As you are aware, Surah Yasin consists of 88 verses and it begins with Ya, Seem (Yaseen)


بِسْمِ اللَّـهِ الرَّحْمَـٰنِ الرَّحِيمِ

يس (1) والقرآن الحکیم (2) إِنَّكَ لَمِنَ الْمُرْسَلِين (3) علی صراط مستقیم (4) تنزیل العزیز الرحیم

Ya, Seen. (1) By the wise Qur'an. (2) Indeed you, [O Muhammad], are from among the messengers, (3) On a straight path. (4) [This is] a revelation of the Exalted in Might, the Merciful, (5) ……

( tanzil.net / 36:1 )

As you see, the initial verse of this Surah is "Yaseen". Its meaning in many translations is written Yaseen too.

But I couldn’t find any specific meaning for it (according to an authentic translation). I'd be thankful if anyone says that what is the exact meaning or interpretation of this verse? (I mean "Yaseen")

(Note: I'm looking for authentic sources, please)

  • This isnt really an answer, but I heard Yaseen was the prophets name
    – user17003
    Commented May 29, 2016 at 12:28
  • ? Perhaps. Jazak Allah Khaira for you brief helpful comment. Commented May 30, 2016 at 6:00

4 Answers 4


There about 25-30 Surah's in Quran in which there are such initial ayahs. The meaning of them is not known to anyone except Allah. I heard in many bayaans, the meaning will be disclosed after the Judgement day to the believers.

I am trying to find some more info. Will update once I find something.


Just as mtk pointed out, there are many Surahs in the Qur'an that begin with such Ayats(verses). In this case some claim it means 'O humans' others that it is a name of Yaseen. However, a majority position of the ulema is that only Allah knows their true meaning.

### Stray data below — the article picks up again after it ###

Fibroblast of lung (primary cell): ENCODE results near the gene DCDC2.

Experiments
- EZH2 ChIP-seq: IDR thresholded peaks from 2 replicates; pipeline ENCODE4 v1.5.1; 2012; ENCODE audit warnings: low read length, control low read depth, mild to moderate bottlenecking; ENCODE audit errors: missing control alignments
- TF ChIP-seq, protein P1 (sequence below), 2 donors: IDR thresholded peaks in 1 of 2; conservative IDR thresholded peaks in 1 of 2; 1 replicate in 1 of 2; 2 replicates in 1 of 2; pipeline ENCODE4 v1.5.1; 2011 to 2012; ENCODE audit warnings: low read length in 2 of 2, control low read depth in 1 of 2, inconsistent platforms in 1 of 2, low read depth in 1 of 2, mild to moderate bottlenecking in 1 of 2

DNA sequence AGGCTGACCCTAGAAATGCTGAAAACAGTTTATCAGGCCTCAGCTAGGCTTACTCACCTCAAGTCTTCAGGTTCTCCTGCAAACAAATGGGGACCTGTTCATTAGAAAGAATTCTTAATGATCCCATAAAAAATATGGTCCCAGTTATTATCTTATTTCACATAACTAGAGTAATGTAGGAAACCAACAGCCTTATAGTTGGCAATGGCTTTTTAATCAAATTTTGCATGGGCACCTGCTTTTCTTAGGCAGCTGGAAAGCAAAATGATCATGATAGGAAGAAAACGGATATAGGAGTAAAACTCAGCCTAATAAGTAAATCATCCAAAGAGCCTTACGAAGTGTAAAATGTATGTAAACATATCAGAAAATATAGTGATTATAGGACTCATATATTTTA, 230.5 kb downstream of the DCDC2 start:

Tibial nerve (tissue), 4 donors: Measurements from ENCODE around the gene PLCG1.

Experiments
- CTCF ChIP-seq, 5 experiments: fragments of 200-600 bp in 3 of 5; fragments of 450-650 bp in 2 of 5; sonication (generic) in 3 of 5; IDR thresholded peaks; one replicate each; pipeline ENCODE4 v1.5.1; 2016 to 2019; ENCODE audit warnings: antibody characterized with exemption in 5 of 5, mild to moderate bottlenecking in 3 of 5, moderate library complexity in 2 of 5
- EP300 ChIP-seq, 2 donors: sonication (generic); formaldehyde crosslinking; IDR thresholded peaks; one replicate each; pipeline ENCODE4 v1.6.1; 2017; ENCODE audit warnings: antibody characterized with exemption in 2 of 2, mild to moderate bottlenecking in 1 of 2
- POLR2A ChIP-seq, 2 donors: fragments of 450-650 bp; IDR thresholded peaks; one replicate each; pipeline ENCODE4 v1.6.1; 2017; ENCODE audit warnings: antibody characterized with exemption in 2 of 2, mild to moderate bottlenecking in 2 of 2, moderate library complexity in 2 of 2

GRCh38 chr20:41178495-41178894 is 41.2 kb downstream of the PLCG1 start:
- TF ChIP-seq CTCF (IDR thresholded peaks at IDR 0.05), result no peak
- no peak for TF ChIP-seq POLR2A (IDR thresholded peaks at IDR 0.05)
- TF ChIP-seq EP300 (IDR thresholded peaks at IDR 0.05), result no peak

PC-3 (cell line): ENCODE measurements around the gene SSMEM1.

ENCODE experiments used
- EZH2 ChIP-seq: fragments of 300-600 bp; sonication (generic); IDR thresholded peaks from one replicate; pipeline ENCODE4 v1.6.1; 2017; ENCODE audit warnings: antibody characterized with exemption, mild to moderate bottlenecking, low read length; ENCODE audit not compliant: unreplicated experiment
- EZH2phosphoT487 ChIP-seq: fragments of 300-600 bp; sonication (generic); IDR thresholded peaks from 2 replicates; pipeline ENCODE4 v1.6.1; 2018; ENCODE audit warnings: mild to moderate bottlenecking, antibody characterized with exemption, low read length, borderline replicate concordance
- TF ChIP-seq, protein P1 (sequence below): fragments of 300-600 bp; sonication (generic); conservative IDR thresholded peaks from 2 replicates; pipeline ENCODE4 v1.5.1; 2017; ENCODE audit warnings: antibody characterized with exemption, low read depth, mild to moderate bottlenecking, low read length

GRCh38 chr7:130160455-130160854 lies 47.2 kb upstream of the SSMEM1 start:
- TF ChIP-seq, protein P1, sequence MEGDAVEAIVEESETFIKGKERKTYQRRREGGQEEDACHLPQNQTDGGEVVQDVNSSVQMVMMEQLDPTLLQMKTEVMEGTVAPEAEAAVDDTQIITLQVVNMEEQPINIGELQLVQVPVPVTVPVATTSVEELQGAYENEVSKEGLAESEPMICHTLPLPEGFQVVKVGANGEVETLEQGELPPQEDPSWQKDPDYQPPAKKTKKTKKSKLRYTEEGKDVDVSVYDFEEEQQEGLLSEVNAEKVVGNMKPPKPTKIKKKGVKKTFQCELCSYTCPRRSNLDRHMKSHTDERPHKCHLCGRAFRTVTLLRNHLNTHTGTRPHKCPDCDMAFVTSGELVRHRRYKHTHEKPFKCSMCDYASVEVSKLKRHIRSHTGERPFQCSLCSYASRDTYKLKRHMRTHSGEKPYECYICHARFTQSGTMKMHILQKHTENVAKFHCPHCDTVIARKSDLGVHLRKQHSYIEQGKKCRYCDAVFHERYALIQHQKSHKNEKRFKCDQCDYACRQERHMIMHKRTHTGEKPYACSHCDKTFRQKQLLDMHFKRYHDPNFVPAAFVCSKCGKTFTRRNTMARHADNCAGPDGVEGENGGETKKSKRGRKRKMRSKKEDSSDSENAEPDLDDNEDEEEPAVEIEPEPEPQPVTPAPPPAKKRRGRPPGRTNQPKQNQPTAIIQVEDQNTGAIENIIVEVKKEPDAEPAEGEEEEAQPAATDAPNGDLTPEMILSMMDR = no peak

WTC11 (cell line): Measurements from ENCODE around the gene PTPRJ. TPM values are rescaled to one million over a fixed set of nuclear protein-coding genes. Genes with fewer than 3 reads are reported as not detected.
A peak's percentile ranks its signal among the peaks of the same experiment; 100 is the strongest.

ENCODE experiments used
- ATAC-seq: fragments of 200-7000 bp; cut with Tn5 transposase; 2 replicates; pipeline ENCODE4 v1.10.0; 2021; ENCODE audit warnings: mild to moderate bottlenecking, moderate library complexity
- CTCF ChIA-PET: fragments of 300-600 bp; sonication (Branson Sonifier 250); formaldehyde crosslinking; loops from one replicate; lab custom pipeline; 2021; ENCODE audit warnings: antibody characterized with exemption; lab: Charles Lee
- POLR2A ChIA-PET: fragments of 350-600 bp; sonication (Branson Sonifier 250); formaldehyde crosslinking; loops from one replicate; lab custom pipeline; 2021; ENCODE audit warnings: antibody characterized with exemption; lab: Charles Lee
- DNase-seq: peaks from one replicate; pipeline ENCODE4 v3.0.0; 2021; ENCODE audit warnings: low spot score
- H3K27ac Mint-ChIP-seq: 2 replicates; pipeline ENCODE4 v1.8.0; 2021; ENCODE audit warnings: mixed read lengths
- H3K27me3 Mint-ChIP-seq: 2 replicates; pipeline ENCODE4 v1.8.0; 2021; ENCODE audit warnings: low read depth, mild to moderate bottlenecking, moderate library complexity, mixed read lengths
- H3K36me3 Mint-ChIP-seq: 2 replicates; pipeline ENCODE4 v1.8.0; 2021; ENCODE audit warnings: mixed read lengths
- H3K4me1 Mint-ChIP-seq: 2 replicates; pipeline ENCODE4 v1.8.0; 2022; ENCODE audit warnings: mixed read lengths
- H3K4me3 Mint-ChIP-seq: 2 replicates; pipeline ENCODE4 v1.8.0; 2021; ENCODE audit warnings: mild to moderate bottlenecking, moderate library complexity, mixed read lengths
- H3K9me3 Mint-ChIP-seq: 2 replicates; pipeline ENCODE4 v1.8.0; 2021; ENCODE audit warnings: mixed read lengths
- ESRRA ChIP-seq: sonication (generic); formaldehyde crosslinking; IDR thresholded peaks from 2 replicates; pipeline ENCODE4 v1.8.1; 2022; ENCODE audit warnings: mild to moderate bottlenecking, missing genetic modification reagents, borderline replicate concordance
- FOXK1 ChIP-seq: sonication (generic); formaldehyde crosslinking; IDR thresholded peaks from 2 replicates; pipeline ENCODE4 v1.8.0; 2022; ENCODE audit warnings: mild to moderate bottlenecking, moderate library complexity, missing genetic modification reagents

One particular and interesting remark is:

An interesting point regarding the suwar that begin with these letters is that the very next aayah is about the Qur’aan. Oftentimes, there is an oath involved as well. The word kitaab or Qur’aan occurs in this next verse. The point of these letters is to call your attention to the Qur’aan. -- Source

To illustrate this point, let's take Surat Al-Baqarah as an example, it also begins with disjointed letters namely ا-ل-م 'alif-lam-mim', one opinion of Ar-Razi is as follows:

In surah al Fatihah, we asked Allah to ‘guide us to the upright path’. Showing that we cannot be guided by our own will, we need Allah’s help.

The letters in this ayah(verse); Alif, Lam, Meem – show that we cannot know and understand everything, so we should put more hope and reliance upon Allah.

Allah lets us know that if you really want to get guidance from this Book – you will ask Allah to give you understanding of this religion, you cannot know it of your own accord. So an arrogant attitude will prevent you from true knowledge, and submission to Allah will open the doors for true understanding.

  • I know that there must be secret behind this word, and seemingly it has mentioned mysteriously, but I wanna know if there is any tradition that mentioned regarding its secret or not. Commented Oct 2, 2014 at 10:34
  • @السید____علی No there's none, you may be interested in reading another time the quote from Ar-Razi.
    – Hakim
    Commented Oct 2, 2014 at 10:36


The generally held view among traditional scholarship is that these so-called Huruf-e-Muqattat have hidden meanings known to Allah alone. This explanation raises several questions. It essentially implies that they are meaningless to us, and must have been meaningless for the people of Arabia at the time of Prophet Muhammad. And if they are just a meaningless jiberrish, then why didn't those people raised any objection? Why did Allah put words into Quran which are meaningless to us?

The Arabic language existed even before Quran. Quran was written in the language, in the style and using the vocabulary that the people of that time were familiar with. Anything else wouldn’t have captured the imagination and the attention of the people.